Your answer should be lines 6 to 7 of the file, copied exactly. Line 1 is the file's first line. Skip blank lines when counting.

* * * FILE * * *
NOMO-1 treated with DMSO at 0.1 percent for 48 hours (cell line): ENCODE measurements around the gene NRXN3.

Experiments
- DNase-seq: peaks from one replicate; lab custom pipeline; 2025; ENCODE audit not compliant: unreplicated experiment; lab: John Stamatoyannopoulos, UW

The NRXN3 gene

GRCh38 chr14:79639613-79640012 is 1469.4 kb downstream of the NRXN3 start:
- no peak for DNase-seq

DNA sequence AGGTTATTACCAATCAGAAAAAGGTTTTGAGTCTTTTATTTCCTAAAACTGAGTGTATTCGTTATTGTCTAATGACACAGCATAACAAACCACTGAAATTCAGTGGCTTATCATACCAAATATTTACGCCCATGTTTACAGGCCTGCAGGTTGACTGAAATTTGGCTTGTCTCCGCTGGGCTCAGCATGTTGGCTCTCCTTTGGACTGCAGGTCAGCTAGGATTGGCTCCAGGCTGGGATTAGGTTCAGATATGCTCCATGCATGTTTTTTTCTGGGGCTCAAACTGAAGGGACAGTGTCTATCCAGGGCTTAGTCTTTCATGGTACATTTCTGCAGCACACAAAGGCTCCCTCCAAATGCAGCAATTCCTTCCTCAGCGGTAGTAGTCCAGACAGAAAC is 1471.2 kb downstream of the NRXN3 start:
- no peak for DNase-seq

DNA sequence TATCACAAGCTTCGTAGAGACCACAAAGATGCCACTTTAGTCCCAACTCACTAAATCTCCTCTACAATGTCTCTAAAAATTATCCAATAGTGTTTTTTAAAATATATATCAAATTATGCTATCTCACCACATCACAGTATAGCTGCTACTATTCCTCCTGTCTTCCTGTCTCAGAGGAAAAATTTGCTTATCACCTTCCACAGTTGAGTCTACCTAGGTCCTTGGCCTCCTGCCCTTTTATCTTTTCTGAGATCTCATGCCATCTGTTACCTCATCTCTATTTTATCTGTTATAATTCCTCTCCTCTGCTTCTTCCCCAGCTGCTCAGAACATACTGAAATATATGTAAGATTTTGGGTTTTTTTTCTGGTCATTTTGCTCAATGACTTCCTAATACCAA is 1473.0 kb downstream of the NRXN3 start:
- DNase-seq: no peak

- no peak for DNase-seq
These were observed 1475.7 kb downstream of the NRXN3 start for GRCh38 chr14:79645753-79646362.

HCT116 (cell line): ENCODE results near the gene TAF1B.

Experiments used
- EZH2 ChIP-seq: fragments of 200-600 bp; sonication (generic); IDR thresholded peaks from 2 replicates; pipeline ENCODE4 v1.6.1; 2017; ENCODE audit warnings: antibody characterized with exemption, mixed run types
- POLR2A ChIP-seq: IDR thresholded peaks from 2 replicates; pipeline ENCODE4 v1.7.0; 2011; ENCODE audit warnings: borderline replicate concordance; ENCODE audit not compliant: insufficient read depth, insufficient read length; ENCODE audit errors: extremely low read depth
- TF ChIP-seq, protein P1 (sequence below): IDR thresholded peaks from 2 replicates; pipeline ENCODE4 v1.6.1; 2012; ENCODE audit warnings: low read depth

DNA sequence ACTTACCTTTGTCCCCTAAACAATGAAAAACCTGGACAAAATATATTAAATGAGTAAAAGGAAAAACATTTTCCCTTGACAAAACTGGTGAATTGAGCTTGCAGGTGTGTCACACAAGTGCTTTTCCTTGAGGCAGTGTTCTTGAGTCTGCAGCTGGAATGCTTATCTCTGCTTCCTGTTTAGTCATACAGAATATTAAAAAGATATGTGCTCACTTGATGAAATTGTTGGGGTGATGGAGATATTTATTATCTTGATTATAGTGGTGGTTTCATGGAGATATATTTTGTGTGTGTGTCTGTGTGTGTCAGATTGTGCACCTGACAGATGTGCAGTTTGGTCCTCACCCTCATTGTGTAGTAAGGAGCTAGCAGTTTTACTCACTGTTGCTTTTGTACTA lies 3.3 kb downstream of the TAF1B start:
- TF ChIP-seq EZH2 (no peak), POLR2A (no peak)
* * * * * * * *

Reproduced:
- no peak for DNase-seq

DNA sequence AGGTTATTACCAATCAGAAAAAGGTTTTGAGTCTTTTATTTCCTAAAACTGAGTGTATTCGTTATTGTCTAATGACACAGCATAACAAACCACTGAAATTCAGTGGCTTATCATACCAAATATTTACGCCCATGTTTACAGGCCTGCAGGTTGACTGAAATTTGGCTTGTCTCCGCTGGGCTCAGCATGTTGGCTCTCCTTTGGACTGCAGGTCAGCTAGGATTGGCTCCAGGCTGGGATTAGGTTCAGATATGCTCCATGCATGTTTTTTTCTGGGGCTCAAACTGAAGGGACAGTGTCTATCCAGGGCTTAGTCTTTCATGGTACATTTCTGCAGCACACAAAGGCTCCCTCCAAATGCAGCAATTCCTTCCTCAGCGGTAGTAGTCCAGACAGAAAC is 1471.2 kb downstream of the NRXN3 start: